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Schrader: Cane provides history mystery

Published: Monday, April 14, 2014 11:41 p.m. CDT • Updated: Tuesday, April 15, 2014 12:16 a.m. CDT
(Barry Schrader - editorial@shawmedia.com)
Retired Sycamore School District 427 librarian Mary Lou Reeve, holds an engraved cane handed down from her great-grandfather, Harrison Mackey.
Harrison Mackey died at age 77 in 1890.

Our neighbor Sally Stevens presented me with a “history mystery” recently and I jumped at the challenge. It seems a friend of hers, retired Sycamore School District 427 librarian Mary Lou Reeve, has an engraved cane handed down from her great-grandfather and wanted to find out what it was all about.

The cane’s top is gold plated and has engraved on it: “Presented to H. Mackey by Farmers Picnic Assn of Mayfield Ills. Sept. 1st, 1886.”

I headed first to the Joiner History Room, which has a trove of historical data in its files, and sure enough, there were newspaper articles about the DeKalb County Farmers Picnic Association from the Sycamore True Republican. Next I perused my copy of the Past & Present of DeKalb County and found that Harrison Mackey came to Mayfield Township in 1839, buying land from Uncle Sam, and was a successful financier and farmer with more than 500 acres. An obituary in the True Republican stated Mackey died of dropsy – an old-time medical term for swelling caused by fluid retention – Aug. 22, 1890, at age 77.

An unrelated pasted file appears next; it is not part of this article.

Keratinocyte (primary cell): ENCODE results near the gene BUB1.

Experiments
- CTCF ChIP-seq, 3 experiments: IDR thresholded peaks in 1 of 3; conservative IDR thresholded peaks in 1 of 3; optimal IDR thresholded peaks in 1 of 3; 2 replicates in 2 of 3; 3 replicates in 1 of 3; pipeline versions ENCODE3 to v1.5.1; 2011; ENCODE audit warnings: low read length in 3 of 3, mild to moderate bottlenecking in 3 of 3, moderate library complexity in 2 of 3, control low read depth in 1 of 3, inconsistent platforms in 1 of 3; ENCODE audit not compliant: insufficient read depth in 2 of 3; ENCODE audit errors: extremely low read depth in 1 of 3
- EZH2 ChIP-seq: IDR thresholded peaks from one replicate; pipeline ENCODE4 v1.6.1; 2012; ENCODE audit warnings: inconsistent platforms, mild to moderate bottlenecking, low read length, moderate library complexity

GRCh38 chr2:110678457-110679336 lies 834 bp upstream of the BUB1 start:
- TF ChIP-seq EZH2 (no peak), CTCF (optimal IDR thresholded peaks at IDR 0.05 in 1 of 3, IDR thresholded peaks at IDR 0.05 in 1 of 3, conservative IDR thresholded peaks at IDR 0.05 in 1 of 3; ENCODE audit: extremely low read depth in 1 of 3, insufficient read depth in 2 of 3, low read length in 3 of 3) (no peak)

Next was the search for the reason this special cane was given to him. I learned that the Farmers Picnic Association held an annual gathering at the end of summer along the banks of the Kishwaukee River between Sycamore and Genoa near the site of the mill built there by William Miller (who also built the log cabin near Genoa in 1835 that exists today) that was later called Combs Mill.

The newspaper reported 5,000 people attended in 1885, with 1,150 teams of horses pulling wagons and surreys full of people from around northern Illinois. Mackey was the longtime treasurer of the group and most likely was presented the parting gift when he retired from that office in 1886, even though it was not mentioned in the newspaper account.

I could not find the minutes of their meetings, but they may exist somewhere. Mackey also was the founding postmaster of Mayfield when they tried to establish a postal station there, but after a year it was discontinued. He was also a charter member of the Mayfield Grange and held several township offices during his lifetime.

In looking over the annual picnic stories, I found several other pioneer names from DeKalb County, including H.L. Boies, William Townsend, Gen. Daniel Dustin, E.S. Persons, John Taylor, Henry Wood, Henry Whitmore, Warren and A.G. Weeden, plus A.J. Hopkins.

Newspaper accounts were often flowery and details not found in today’s reporting were included. I liked the sentence that read: “Thousands of yellow-legged chickens were sacrificed on the altar of that farmers picnic, and the stores of cakes, pies, pickles, cold ham, sandwiches, watermelons and coffee were spread upon the white tablecloths that contrasted so prettily with the green sward, were enough to provision an army.”

Now let’s hope Mary Lou Reeve will consider donating this family heirloom or displaying it at the Sycamore and Genoa museums for today’s generations to enjoy.

• Barry Schrader can be reached via email at barry815@sbcglobal.net or at P.O. Box 851, DeKalb, IL. 60115. His column appears every other Tuesday.

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